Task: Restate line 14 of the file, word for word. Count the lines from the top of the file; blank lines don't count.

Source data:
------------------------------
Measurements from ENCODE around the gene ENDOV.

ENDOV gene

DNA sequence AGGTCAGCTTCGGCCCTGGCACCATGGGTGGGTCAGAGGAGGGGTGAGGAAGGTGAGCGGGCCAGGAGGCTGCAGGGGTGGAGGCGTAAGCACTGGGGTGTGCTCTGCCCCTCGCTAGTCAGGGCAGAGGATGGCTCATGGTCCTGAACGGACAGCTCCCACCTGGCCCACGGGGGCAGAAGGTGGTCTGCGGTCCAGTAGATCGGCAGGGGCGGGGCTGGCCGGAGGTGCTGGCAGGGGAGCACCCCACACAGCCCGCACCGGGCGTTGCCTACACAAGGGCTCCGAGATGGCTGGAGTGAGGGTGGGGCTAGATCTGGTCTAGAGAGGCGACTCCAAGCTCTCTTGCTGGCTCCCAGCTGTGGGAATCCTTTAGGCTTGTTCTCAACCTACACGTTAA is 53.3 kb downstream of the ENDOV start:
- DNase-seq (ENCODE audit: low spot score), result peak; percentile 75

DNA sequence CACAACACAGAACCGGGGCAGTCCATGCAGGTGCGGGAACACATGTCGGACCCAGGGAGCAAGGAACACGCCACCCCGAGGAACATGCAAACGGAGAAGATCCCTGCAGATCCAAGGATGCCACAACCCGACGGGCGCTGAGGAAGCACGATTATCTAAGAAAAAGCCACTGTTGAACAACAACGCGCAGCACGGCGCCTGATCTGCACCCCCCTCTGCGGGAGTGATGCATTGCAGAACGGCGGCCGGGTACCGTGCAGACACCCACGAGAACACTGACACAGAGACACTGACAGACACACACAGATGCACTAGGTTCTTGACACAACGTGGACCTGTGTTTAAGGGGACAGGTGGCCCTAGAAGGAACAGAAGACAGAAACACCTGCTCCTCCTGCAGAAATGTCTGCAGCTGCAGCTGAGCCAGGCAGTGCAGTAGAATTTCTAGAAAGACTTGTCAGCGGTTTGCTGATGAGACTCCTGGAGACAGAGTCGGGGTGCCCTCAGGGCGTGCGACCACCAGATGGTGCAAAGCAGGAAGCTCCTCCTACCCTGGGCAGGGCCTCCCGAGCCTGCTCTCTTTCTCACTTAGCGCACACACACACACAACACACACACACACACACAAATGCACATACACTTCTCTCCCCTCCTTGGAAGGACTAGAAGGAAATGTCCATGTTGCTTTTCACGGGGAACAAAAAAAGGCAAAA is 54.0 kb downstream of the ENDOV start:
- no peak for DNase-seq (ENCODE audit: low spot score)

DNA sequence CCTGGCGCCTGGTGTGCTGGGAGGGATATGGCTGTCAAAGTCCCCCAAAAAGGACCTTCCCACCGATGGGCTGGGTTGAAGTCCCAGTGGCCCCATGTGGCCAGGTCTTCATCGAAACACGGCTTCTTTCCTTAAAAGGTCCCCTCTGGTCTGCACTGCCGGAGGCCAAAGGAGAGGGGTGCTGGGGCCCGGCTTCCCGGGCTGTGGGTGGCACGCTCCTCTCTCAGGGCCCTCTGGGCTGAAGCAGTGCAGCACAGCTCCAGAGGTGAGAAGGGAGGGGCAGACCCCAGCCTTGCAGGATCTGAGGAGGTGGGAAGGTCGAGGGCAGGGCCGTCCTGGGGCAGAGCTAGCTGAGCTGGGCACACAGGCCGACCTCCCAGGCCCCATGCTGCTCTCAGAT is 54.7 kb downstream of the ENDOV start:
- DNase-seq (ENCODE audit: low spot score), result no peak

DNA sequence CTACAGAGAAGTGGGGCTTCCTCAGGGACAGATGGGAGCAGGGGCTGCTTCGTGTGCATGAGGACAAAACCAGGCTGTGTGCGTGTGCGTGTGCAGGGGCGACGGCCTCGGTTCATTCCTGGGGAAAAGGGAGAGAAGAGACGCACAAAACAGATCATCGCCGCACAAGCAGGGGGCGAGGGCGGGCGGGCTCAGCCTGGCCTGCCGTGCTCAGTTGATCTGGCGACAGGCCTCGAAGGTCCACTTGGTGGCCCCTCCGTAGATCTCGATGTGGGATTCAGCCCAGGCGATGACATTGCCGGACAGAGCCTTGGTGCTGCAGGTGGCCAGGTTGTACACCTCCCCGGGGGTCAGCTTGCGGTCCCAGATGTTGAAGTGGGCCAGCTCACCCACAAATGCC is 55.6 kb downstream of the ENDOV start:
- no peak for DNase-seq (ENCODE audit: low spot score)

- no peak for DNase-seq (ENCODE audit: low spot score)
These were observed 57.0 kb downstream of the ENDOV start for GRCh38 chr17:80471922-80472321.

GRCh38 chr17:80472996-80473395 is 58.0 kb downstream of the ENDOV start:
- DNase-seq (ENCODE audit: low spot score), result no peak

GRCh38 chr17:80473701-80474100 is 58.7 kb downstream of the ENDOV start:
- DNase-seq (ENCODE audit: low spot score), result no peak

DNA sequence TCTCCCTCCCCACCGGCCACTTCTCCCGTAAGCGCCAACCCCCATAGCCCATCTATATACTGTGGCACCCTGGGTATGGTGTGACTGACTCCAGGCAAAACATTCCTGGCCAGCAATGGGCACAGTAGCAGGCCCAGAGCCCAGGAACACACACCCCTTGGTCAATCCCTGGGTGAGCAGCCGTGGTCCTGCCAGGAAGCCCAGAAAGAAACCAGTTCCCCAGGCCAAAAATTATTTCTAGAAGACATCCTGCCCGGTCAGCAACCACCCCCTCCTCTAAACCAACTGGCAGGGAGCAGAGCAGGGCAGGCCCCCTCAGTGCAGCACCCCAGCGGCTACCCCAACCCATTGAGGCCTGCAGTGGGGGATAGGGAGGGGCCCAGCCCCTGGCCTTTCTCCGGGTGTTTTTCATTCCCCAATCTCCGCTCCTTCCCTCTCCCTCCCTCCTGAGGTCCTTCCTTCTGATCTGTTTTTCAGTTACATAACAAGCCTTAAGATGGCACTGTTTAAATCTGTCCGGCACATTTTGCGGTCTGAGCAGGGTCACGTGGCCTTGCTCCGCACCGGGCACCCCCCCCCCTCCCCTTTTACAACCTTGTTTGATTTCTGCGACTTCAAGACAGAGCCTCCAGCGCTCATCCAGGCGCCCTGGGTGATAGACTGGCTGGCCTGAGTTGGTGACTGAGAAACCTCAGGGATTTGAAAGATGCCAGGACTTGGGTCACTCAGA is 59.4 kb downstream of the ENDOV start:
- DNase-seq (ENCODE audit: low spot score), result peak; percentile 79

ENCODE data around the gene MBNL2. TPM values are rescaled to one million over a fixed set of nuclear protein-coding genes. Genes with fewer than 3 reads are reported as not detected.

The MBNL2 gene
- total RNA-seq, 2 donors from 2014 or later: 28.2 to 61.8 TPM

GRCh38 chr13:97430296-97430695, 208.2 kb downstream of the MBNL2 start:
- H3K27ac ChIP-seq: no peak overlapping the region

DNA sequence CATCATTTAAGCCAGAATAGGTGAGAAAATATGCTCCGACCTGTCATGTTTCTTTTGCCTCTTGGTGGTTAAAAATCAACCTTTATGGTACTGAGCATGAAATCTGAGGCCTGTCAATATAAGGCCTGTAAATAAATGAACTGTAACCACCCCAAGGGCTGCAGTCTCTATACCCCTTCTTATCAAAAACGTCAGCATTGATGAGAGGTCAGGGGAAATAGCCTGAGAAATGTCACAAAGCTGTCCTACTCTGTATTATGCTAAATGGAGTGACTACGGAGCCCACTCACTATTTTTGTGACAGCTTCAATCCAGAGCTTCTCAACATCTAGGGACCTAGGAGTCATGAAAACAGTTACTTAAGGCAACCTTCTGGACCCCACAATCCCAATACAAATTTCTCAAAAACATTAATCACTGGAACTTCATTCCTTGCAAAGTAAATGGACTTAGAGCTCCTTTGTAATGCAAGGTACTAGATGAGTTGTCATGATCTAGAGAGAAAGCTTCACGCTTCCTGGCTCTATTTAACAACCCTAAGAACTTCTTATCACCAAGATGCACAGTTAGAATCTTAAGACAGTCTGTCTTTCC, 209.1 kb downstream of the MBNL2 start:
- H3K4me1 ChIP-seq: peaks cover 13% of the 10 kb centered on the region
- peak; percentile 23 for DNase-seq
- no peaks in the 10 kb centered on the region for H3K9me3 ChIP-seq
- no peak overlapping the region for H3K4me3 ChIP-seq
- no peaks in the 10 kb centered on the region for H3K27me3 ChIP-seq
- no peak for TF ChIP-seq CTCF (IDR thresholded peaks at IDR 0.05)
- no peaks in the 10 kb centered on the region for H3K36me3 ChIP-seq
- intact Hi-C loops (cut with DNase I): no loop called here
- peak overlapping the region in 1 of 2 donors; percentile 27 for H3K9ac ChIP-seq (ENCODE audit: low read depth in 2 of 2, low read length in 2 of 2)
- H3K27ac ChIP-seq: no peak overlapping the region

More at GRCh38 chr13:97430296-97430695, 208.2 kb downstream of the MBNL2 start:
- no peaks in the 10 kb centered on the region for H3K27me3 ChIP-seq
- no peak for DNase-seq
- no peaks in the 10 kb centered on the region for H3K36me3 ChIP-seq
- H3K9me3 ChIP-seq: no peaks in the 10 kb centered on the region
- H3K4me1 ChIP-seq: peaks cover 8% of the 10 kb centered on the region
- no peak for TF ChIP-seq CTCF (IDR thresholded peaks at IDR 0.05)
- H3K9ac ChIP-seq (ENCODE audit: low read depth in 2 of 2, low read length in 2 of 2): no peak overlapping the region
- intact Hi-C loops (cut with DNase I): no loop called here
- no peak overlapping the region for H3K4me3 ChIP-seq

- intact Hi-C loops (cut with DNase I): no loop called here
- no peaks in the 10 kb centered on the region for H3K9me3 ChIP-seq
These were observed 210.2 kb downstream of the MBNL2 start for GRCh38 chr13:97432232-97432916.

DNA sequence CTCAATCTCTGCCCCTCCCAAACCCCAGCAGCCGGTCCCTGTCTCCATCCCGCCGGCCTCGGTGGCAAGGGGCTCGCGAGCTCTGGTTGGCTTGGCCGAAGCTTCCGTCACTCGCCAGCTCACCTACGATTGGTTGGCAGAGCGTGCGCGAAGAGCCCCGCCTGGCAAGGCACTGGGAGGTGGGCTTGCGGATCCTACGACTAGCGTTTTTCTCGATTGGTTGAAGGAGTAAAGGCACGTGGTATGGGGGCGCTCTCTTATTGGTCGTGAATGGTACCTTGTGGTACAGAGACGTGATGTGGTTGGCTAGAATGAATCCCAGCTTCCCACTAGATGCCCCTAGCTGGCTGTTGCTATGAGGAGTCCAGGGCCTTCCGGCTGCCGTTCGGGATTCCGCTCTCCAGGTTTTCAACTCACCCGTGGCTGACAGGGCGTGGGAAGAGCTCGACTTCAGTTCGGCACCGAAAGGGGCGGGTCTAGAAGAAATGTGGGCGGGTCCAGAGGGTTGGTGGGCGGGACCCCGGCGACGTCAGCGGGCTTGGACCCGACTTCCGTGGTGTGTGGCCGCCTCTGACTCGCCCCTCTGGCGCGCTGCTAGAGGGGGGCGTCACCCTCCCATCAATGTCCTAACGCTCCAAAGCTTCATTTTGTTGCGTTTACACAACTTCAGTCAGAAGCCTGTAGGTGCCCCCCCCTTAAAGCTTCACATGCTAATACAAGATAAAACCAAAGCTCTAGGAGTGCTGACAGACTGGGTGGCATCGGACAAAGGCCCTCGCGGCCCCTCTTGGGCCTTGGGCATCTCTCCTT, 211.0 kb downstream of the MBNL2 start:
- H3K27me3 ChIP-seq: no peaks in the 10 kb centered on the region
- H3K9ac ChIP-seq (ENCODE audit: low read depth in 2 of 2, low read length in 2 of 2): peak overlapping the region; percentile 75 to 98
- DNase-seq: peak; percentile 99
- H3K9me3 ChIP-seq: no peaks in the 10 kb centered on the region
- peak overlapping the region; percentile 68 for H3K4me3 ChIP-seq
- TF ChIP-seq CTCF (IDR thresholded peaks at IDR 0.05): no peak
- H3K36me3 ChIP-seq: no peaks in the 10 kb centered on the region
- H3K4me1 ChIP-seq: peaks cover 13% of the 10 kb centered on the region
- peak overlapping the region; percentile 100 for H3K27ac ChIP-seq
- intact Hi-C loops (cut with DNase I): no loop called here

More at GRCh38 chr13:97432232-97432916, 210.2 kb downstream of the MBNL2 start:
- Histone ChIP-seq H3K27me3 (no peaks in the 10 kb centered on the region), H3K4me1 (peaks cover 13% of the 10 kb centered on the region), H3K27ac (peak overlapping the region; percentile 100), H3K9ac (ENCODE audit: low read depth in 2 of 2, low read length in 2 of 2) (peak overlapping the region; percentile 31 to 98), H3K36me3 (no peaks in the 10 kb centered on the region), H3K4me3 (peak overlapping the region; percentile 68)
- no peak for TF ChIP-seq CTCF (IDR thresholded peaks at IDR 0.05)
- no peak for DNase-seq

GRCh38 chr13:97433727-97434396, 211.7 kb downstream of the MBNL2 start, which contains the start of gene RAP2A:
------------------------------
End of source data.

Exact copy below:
- DNase-seq (ENCODE audit: low spot score), result no peak